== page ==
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IIT German student’s visa cancelled over protest

Lindenthal had said that he was asked to leave after he attended three protests in Chennai against the Citizenship (Amendment) Act, including one on campus.

Written by Ritika Chopra | New Delhi | Updated: February 29, 2020 7:10:26 am
IIT German student’s visa cancelled over protest Jakob Lindenthal took part in an anti-CAA protest. File

The government has revoked the visa of Jakob Lindenthal, the German exchange student at IIT-Madras who was asked to leave the country two months ago after he participated in protests against the new citizenship law.

Speaking to The Indian Express, Lindenthal said the Indian Embassy in Germany informed him on February 8 that his visa has been cancelled. “I wasn’t given any reason for the decision,” he said.

Lindenthal is a student of Technical University-Dresden (TUD), and had been studying in the Physics department of IIT-Madras as part of a collaboration between the two institutions. He had joined IIT-Madras on July 26, 2019, and would have completed his course work by May this year.

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On January 19, The Indian Express first reported that the Indian Embassy in Germany had advised Lindenthal against re-entering India on his current visa.

Confirming the latest development, Kim Magister, Head of Press Office and Public Relations at TUD, said in an email: “Mr. Lindenthal’s visa has indeed now been officially cancelled, meaning that he is no longer able to travel to India to continue his student exchange. However, he was able to successfully complete one semester at the IIT Madras. For this period, he will receive a Transcript of Records from our partner university.”

The Consular Wing of the Indian Embassy in Germany did not respond to an email sent by The Indian Express seeking comment.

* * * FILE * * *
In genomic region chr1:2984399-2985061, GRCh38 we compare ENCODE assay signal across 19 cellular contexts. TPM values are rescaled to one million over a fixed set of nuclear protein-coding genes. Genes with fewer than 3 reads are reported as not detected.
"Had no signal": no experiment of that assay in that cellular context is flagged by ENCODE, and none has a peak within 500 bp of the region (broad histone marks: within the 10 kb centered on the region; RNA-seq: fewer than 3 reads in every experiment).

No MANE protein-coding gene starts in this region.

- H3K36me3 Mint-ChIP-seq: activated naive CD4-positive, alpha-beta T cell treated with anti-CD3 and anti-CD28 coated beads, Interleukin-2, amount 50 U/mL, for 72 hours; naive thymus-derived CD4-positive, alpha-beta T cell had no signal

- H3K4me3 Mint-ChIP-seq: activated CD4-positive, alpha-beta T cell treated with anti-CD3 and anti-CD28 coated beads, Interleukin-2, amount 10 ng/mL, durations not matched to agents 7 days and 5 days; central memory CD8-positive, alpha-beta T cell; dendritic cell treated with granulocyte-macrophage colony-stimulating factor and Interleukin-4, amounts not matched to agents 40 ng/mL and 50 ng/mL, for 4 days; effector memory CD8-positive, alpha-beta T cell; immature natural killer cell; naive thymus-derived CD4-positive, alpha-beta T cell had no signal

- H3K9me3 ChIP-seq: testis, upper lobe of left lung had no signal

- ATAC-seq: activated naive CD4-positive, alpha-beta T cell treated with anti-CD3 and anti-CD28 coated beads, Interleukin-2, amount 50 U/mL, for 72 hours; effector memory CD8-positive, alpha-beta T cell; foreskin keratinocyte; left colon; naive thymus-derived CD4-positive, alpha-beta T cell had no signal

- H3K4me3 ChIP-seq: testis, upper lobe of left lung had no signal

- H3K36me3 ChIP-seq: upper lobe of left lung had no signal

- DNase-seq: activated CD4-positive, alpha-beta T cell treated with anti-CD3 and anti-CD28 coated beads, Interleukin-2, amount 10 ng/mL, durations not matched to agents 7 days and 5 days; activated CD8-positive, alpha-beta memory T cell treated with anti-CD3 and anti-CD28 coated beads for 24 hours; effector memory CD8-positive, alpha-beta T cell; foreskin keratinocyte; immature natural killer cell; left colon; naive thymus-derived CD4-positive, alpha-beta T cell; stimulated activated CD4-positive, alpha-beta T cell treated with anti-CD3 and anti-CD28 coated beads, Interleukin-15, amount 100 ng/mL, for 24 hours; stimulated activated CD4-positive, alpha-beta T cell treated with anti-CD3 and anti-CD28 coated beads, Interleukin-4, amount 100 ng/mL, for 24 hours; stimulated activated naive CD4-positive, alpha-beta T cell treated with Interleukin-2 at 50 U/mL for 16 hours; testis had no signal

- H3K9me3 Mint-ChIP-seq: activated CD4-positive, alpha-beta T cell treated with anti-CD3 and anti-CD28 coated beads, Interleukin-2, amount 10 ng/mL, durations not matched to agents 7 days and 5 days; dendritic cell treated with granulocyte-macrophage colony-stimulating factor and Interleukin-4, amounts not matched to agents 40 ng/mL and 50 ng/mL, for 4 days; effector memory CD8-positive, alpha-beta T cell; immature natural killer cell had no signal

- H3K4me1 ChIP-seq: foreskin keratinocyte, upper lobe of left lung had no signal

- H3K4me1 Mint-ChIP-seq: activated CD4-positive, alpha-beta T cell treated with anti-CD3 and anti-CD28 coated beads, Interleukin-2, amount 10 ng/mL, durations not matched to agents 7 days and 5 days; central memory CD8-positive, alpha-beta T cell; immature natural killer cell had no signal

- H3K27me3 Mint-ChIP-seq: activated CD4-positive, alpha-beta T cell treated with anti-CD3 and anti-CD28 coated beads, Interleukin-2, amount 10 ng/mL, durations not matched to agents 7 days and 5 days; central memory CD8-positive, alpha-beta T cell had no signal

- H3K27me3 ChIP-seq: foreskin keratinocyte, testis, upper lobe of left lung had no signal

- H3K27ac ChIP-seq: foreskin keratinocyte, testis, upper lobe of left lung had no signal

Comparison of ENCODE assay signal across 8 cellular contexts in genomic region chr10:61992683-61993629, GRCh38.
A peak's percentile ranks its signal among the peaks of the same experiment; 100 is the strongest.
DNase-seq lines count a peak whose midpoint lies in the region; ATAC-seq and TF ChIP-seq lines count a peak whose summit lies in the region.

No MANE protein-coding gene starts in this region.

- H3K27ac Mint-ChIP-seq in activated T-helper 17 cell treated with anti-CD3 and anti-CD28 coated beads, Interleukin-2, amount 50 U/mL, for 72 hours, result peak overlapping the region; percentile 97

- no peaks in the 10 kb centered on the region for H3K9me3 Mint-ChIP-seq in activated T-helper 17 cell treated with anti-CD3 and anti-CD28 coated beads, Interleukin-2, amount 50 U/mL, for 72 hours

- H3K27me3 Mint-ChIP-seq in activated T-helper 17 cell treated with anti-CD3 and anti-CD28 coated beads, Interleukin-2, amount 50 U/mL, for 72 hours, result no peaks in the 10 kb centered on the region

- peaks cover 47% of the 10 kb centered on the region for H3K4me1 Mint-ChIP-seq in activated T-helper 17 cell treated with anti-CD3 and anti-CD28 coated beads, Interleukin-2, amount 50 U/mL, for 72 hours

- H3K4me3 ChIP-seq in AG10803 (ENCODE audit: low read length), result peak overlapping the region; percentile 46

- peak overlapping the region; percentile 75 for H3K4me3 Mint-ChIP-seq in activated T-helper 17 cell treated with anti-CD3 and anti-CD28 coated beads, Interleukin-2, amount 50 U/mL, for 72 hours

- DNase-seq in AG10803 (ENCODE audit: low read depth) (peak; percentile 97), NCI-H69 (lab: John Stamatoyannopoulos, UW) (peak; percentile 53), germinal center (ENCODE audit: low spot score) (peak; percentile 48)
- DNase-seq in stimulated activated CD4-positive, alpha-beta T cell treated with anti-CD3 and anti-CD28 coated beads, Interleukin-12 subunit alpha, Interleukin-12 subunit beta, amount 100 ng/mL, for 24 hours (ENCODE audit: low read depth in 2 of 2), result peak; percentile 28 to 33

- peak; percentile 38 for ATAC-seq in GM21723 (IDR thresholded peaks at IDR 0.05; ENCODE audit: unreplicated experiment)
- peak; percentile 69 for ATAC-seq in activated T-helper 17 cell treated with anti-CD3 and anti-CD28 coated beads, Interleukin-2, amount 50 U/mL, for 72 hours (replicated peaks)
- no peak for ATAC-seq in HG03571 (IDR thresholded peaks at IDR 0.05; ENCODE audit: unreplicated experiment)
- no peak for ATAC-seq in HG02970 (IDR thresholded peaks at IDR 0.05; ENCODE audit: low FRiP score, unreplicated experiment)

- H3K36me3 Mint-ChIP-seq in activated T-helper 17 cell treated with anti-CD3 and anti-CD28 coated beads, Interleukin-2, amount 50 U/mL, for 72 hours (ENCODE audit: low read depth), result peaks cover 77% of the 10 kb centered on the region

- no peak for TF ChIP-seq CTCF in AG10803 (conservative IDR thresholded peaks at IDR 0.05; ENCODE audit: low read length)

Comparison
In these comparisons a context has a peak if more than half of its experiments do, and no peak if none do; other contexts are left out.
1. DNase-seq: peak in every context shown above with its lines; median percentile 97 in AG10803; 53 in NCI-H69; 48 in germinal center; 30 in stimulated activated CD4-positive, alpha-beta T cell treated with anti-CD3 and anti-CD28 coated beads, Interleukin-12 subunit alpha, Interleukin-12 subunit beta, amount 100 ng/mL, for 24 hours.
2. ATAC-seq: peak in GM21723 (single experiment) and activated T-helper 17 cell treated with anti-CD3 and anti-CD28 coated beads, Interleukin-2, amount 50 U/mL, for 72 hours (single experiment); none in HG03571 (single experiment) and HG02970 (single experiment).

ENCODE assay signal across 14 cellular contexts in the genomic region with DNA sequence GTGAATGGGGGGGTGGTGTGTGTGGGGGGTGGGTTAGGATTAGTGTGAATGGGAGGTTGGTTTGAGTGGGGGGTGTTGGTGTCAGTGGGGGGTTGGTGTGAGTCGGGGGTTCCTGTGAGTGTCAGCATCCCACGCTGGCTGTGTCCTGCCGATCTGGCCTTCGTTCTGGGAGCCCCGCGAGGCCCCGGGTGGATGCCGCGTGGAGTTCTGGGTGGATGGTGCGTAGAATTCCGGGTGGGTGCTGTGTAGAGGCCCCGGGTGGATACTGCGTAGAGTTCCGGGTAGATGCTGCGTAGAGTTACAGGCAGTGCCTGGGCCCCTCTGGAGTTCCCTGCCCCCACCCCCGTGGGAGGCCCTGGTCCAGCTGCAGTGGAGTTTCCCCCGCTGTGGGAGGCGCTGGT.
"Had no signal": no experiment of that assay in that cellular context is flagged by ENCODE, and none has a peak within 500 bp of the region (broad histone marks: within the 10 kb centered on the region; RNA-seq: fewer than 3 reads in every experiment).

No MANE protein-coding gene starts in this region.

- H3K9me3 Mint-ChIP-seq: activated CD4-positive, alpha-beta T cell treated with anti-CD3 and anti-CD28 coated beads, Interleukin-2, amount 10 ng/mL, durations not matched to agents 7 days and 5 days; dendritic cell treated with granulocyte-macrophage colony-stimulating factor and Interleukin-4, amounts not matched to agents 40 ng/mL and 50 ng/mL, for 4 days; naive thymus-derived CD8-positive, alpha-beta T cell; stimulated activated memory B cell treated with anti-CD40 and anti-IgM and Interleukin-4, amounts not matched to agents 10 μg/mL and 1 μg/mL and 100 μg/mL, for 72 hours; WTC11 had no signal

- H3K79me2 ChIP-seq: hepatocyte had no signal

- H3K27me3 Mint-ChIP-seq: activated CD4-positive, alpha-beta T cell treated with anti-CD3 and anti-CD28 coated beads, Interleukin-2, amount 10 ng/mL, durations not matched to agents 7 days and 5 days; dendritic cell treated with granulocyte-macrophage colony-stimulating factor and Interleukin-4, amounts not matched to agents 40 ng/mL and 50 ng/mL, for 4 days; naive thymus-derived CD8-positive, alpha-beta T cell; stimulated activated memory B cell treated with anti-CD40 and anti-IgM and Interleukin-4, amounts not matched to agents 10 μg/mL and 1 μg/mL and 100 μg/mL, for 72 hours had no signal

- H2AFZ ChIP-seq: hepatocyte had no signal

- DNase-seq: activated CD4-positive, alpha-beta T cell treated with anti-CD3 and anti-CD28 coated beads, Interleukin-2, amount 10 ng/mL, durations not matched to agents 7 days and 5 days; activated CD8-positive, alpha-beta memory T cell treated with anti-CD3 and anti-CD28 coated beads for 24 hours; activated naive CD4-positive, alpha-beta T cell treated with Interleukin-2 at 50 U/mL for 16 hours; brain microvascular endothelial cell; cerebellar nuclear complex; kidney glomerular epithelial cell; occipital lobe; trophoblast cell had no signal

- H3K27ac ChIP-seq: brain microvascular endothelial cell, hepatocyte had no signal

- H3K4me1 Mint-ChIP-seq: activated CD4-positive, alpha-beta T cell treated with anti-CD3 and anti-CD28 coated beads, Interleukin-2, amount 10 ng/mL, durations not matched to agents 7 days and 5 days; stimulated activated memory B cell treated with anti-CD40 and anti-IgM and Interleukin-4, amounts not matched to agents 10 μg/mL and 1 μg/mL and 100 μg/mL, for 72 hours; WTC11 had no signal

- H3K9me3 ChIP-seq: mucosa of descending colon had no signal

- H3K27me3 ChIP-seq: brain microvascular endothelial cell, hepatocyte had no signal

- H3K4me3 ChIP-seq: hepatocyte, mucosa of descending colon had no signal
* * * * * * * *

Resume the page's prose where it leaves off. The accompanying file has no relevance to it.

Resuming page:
IIT-Madras director Bhaskar Ramamurthi said: “Granting of visa is done by Immigration and the educational institute is not involved, except for giving the admission offer or invitation. If visa is granted the student or visitor comes, else they do not. This is the process followed everywhere.”

Lindenthal’s expulsion from India hasn’t affected TUD’s student exchange programme with IIT-Madras but the university has decided to introduce special workshops to “optimally prepare” students for an exchange abroad.

“The main objective is to raise awareness in our students regarding the understanding and the respect for regional particularities all over the world,” Magister wrote, adding that Lindenthal will also “present his experiences in India” at these workshops.

About five students of TU-Dresden have been going to IIT every year under the collaboration, which started in 2008. TU-Dresden was ranked 179 worldwide in QS Rankings for 2020 and 157th in the Times Higher Education (THE) Ranking. IIT-Madras, on the other hand, stood at 271 position in QS Rankings and falls in the 601-800 bracket in THE rankings.

IIT-Madras was awarded the ‘Institute of Eminence’ tag by the government last year. As an IoE, IIT-Madras will receive up to Rs 1,000 crore from the HRD Ministry to improve its performance in world rankings. Under the IoE scheme, institutions are permitted to admit more international students to improve their rank.

Speaking to The Indian Express in January, Lindenthal had claimed that he was given less than a day on December 23 by the immigration office in Chennai to book his tickets, pack, vacate his room in Bhadra hostel of IIT-Madras and leave the country.

He had said that he was asked to leave after he attended three protests in Chennai against the Citizenship (Amendment) Act, including one on campus.

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